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Situation: RRC and hot environment (UAE - yesterdays temps 42C and 80% humidity) .

Have a question: How do you deal with the weak AC in the RRC? Did you make modifications on it?

- The system is converted to R134a and honestly it sucks. I ensured that everthing is in working order but the stock AC seems to have its limitations.
- Followed already the advice to close all gaps around the ducts so the the cold air cant escape into the dash.
- the windows are tinted all around and I have put an isolation layer between roof and headliner.

One of my ideas is to install bigger AC aux fans to increase the air flow through the condenser. this should bring some improvement while idling (traffic lights etc.)
But otherwise I am dealing even with the idea of a swap with a system of Toyota or Nissan to push the performance.

Any input is appreciated.
 

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1995-2002 Range Rover P38A
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Yeah, I've made a few trips to the UAE and the heat can be unreal. Not sure the RRC is up to it. However, with that said, I restored and swapped over my RRC A/C during a years assignment in the Mississippi delta south of New Orleans and was very happy with the results.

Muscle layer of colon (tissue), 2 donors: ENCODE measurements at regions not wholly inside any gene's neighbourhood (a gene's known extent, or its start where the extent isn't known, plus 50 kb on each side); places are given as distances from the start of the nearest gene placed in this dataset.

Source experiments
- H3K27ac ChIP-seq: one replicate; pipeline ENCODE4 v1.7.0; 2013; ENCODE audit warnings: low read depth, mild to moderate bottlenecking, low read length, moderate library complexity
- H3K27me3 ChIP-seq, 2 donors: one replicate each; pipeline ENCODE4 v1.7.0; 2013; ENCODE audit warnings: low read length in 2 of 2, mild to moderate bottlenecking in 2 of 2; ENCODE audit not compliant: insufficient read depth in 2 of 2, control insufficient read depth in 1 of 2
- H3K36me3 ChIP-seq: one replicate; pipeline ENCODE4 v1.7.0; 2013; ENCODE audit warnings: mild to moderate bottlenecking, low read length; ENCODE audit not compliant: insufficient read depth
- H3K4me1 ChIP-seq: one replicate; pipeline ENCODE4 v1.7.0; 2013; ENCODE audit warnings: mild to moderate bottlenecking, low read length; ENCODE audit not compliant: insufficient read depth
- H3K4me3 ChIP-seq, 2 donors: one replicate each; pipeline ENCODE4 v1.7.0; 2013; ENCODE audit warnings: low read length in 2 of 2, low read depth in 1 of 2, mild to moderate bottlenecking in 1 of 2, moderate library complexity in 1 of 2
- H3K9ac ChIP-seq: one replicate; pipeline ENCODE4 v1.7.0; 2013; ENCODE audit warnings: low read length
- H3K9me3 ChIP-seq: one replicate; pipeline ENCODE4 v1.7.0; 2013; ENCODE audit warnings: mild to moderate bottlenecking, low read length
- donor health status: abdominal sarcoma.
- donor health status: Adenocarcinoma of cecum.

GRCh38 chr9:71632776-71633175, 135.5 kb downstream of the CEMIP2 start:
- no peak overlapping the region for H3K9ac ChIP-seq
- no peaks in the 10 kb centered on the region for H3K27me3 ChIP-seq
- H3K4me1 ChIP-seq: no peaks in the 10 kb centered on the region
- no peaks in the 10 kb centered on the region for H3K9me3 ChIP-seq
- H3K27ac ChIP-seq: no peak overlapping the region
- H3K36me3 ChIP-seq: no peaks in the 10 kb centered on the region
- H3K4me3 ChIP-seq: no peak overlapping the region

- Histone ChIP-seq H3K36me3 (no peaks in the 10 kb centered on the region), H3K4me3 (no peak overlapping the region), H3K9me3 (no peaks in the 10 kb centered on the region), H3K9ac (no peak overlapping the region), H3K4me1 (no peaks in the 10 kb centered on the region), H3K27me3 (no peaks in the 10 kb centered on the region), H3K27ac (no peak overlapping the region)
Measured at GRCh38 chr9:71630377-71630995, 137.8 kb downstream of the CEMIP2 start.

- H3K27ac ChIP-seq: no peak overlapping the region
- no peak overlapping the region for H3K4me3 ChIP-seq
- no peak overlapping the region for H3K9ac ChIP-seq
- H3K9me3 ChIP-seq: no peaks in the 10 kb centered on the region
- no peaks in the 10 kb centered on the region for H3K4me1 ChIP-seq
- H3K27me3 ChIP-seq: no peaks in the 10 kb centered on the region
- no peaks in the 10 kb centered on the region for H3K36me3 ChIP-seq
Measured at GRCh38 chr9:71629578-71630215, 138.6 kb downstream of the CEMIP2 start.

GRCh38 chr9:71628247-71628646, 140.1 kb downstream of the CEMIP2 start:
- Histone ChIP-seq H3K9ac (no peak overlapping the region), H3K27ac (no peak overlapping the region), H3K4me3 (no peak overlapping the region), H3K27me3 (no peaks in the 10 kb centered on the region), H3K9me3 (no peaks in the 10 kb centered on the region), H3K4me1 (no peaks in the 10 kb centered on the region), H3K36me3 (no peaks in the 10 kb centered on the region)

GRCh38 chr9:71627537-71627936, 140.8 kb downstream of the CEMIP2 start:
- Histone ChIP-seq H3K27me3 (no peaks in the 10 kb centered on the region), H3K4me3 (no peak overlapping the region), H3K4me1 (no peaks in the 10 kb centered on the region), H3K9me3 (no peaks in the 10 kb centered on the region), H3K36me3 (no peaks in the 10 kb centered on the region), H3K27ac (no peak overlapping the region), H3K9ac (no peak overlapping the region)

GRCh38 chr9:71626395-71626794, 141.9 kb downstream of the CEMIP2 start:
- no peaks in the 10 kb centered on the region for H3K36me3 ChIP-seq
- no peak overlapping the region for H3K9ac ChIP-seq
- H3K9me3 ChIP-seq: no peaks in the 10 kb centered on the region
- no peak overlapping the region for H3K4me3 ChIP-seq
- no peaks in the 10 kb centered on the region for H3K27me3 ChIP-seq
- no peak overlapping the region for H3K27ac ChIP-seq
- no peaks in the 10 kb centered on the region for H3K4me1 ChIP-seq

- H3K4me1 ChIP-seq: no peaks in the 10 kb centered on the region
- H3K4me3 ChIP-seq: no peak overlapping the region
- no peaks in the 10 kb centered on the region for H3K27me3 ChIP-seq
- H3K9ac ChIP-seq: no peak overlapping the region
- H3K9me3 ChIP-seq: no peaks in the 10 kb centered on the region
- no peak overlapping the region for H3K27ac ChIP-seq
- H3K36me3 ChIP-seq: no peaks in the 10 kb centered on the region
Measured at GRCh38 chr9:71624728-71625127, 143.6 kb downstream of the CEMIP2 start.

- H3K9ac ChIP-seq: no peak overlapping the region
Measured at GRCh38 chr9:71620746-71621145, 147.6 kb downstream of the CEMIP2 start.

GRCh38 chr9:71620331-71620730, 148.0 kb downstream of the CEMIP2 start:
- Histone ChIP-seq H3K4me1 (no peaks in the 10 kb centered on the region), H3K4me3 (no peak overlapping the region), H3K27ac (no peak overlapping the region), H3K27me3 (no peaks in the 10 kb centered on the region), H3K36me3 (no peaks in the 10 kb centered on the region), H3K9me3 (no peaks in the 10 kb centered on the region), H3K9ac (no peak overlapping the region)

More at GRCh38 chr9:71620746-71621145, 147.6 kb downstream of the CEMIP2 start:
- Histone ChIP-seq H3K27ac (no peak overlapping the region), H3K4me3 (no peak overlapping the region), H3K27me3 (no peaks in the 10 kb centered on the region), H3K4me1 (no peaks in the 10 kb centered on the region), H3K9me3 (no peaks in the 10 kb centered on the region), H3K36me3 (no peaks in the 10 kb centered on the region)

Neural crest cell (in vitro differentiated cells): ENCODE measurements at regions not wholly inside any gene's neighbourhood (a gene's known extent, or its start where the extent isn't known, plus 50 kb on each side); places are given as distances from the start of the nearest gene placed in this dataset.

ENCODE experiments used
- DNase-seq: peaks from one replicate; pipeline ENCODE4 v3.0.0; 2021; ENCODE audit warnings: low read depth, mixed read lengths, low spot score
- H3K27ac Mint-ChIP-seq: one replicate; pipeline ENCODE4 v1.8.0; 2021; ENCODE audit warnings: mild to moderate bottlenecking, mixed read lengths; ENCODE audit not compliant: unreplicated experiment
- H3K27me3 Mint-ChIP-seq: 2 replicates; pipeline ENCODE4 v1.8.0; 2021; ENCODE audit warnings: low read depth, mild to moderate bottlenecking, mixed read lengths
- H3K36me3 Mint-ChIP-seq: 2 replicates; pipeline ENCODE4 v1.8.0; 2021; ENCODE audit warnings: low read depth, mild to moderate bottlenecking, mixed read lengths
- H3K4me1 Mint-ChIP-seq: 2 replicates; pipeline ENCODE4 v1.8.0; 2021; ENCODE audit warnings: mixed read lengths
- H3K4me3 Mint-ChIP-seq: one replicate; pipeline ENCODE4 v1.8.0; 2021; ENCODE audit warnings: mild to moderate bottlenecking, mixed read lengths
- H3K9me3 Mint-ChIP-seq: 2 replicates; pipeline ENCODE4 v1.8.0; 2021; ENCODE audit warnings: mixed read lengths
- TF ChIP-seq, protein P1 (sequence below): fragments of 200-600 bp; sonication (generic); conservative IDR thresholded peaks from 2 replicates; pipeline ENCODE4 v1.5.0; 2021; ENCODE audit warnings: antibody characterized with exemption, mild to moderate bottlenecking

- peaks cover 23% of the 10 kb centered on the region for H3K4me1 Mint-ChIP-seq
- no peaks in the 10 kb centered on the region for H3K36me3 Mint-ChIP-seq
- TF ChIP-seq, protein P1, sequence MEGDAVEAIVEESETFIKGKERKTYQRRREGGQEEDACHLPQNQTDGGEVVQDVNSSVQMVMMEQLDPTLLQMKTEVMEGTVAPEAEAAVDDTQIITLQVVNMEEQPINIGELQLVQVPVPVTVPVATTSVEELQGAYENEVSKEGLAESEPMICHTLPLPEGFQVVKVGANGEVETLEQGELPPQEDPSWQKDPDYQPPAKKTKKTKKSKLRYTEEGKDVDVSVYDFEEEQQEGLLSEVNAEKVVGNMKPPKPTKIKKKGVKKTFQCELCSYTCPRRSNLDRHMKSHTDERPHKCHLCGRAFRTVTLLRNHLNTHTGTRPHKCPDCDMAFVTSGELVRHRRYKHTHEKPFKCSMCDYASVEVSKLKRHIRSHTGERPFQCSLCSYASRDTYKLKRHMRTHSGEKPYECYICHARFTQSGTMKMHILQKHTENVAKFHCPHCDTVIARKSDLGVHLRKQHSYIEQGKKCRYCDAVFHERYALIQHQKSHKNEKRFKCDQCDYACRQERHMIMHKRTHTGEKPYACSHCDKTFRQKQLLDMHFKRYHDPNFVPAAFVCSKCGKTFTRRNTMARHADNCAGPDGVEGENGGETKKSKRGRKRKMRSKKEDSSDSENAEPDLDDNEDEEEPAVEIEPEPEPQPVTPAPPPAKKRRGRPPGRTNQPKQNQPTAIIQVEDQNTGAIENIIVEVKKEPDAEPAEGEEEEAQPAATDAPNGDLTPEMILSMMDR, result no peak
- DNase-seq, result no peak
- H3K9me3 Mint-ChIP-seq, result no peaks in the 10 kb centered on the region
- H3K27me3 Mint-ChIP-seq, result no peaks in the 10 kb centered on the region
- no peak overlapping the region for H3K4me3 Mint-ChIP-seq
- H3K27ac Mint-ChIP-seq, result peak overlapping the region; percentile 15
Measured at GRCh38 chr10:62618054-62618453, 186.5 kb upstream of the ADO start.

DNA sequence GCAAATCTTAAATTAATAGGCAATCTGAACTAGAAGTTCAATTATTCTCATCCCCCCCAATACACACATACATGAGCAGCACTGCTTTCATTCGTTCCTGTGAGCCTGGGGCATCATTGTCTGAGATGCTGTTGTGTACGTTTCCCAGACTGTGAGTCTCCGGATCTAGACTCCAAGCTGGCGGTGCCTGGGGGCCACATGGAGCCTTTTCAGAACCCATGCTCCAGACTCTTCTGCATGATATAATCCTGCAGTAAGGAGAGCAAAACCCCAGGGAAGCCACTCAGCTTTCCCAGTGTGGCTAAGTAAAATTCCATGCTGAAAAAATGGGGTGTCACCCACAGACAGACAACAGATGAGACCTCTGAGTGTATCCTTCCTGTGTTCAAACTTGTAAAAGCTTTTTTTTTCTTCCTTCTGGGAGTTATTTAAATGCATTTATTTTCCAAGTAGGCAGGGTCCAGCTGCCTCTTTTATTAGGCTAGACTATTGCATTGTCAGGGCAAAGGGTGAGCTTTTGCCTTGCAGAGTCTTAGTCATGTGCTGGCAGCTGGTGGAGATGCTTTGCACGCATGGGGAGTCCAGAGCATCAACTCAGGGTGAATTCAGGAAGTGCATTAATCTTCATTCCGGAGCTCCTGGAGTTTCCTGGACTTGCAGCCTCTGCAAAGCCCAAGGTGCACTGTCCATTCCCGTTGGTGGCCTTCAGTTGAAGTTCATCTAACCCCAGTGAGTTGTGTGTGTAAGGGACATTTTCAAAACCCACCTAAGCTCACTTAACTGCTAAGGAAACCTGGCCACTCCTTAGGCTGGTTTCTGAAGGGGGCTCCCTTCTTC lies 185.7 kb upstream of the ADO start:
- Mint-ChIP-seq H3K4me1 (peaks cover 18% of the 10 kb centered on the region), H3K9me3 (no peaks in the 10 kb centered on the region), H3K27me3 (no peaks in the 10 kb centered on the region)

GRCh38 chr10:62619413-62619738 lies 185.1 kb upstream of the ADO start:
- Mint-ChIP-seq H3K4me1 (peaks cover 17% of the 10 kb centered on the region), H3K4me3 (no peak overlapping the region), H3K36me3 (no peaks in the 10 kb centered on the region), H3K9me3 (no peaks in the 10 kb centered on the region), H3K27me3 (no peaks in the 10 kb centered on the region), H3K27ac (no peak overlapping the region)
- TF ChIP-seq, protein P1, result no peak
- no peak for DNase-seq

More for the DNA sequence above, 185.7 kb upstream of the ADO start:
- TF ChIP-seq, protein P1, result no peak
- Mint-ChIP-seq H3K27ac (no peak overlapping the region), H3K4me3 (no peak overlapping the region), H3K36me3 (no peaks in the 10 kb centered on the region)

A couple things I noted during my rebuild:
1) Did you change out the expansion valve when you switched over to R134a? R134a requires a different expansion valve than the old R12 to properly manage the expansion of the gas in the evaporator.
2) Have you checked the recirc vent flap function? (the flap is electo switch vacuum motor actuated and closes the outside air vent when the selector switch is in the A/C position and the fan on) The electro vacuum switch is buried in a tough spot to access (but not impossible) in the dash. The vacuum supply comes from a vacuum hose off the manifold, through a check valve, to a vacuum reservoir (funky black ball near the ignition coil) then on to a vaccum hose penetrating the firewall and on into the vacuum electro actuator switch... :doh: ... yeah, there's a lot of places for this to leak, and if it's not working properly large quantities of fresh, hot, outside air are being dumped into the vehicle when moving forward. The check valve (missing/removed in many vehicles) insures the vent stays shut when at idle and low manifold vacuum. Worth a good look over.
3) There's a variable resistor connected to the temp slide lever that integrates a bias to the evaporator thermal switch which controls the on/off operation of the compressor. In short, if this isn't working right your compressor won't run long enough to really cool down the evaporator. Watch your compressor clutch in and out with the lever at max (blue) cool. Does it run almost continuously in real hot weather? Get an A/C techs thermometer and place it into the A/C plenum. On the hottest swampy day I could get 50 deg F out of the vent.
 

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Discussion Starter #3
rtkraken said:
Yeah, I've made a few trips to the UAE and the heat can be unreal. Not sure the RRC is up to it. However, with that said, I restored and swapped over my RRC A/C during a years assignment in the Mississippi delta south of New Orleans and was very happy with the results.
A couple things I noted during my rebuild:
1) Did you change out the expansion valve when you switched over to R134a? R134a requires a different expansion valve than the old R12 to properly manage the expansion of the gas in the evaporator.
This I have to check with the previous owner...job was done in workshop, but you never know!?!?

rtkraken said: